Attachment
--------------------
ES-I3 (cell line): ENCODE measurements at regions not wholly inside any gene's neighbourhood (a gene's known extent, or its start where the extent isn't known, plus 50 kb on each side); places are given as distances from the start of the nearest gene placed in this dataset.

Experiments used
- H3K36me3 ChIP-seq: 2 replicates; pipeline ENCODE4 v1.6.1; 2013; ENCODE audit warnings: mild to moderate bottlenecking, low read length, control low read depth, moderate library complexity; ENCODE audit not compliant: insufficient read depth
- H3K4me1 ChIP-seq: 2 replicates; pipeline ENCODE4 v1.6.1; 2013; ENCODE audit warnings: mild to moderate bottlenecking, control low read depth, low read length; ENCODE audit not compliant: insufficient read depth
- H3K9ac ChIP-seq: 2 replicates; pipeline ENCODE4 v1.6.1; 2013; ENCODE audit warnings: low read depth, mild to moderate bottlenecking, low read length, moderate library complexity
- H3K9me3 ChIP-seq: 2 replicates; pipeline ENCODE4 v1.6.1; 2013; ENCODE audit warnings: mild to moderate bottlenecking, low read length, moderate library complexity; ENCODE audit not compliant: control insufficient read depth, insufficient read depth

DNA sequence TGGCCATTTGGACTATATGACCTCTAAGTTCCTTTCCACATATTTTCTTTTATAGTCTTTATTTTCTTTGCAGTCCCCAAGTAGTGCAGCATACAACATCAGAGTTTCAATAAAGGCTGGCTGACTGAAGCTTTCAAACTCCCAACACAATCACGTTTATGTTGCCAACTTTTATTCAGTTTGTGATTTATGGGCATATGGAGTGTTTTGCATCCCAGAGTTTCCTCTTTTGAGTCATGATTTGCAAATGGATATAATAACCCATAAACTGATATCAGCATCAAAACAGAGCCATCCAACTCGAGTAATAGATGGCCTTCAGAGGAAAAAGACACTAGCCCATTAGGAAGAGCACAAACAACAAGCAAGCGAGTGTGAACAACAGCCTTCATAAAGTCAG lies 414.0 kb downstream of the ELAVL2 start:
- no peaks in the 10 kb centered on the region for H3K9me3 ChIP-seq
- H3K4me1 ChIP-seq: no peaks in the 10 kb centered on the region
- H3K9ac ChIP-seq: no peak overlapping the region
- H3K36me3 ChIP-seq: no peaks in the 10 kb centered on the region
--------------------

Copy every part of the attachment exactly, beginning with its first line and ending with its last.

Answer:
ES-I3 (cell line): ENCODE measurements at regions not wholly inside any gene's neighbourhood (a gene's known extent, or its start where the extent isn't known, plus 50 kb on each side); places are given as distances from the start of the nearest gene placed in this dataset.

Experiments used
- H3K36me3 ChIP-seq: 2 replicates; pipeline ENCODE4 v1.6.1; 2013; ENCODE audit warnings: mild to moderate bottlenecking, low read length, control low read depth, moderate library complexity; ENCODE audit not compliant: insufficient read depth
- H3K4me1 ChIP-seq: 2 replicates; pipeline ENCODE4 v1.6.1; 2013; ENCODE audit warnings: mild to moderate bottlenecking, control low read depth, low read length; ENCODE audit not compliant: insufficient read depth
- H3K9ac ChIP-seq: 2 replicates; pipeline ENCODE4 v1.6.1; 2013; ENCODE audit warnings: low read depth, mild to moderate bottlenecking, low read length, moderate library complexity
- H3K9me3 ChIP-seq: 2 replicates; pipeline ENCODE4 v1.6.1; 2013; ENCODE audit warnings: mild to moderate bottlenecking, low read length, moderate library complexity; ENCODE audit not compliant: control insufficient read depth, insufficient read depth

DNA sequence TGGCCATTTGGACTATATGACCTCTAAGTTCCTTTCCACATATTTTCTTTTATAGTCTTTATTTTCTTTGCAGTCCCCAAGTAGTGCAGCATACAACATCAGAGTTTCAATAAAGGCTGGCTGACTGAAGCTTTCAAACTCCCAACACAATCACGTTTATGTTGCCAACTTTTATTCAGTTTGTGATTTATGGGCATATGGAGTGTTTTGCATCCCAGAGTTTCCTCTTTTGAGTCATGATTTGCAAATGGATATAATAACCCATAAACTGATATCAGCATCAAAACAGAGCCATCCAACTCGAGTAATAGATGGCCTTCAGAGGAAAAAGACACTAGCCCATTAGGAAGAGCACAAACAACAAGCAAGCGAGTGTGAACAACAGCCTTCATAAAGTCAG lies 414.0 kb downstream of the ELAVL2 start:
- no peaks in the 10 kb centered on the region for H3K9me3 ChIP-seq
- H3K4me1 ChIP-seq: no peaks in the 10 kb centered on the region
- H3K9ac ChIP-seq: no peak overlapping the region
- H3K36me3 ChIP-seq: no peaks in the 10 kb centered on the region